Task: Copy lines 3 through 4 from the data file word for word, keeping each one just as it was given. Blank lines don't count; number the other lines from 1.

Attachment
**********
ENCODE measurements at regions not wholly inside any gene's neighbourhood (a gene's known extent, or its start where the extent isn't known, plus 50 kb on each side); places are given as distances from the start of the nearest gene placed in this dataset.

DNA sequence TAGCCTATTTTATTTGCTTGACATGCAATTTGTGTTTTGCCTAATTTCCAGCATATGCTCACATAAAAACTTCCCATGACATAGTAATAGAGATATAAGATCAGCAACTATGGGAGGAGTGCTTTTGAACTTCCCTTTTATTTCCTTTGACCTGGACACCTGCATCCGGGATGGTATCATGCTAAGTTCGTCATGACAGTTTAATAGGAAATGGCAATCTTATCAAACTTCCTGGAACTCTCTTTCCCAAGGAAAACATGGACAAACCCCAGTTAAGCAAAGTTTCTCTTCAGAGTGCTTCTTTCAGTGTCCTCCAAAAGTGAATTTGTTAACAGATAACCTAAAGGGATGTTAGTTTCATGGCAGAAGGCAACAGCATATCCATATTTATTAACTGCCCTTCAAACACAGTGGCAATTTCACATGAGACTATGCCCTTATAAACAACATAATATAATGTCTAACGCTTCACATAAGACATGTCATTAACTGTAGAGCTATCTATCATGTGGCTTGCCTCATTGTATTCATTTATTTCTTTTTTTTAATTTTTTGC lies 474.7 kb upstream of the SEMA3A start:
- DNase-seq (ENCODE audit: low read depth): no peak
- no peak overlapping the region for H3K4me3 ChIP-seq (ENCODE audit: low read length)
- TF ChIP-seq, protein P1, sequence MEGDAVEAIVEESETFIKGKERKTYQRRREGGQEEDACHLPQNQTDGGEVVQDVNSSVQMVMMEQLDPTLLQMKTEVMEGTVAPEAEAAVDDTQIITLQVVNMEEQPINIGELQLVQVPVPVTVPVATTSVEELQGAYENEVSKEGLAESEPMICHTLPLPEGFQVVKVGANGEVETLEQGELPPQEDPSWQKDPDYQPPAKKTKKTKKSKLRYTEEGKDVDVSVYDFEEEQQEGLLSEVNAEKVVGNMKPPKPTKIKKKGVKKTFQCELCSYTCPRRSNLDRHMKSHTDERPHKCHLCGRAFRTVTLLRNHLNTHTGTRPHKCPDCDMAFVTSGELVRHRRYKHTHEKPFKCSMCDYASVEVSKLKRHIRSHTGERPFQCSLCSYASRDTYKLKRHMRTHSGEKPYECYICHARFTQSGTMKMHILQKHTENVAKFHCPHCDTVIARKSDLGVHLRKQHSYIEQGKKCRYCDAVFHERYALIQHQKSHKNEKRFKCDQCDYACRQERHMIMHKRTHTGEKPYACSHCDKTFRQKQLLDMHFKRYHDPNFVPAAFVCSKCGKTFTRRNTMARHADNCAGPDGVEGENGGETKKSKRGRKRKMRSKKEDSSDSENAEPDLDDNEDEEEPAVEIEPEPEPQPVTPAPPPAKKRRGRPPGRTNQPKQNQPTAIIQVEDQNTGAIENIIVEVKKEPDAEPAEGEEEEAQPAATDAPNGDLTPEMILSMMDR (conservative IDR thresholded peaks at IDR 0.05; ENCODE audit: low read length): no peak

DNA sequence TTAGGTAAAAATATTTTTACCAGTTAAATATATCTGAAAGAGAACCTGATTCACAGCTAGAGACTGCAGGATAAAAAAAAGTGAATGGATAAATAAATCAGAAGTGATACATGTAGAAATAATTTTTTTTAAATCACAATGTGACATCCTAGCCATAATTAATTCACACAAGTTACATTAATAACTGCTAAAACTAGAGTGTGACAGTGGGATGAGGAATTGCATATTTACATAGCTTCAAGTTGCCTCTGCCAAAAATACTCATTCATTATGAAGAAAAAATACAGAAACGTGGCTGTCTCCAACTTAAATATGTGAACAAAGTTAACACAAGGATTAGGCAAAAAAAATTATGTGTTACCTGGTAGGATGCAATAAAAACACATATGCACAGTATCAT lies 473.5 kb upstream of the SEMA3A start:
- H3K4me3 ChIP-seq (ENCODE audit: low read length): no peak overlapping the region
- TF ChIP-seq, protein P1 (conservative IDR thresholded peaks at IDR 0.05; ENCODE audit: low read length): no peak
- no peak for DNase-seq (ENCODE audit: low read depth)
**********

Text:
- DNase-seq (ENCODE audit: low read depth): no peak
- no peak overlapping the region for H3K4me3 ChIP-seq (ENCODE audit: low read length)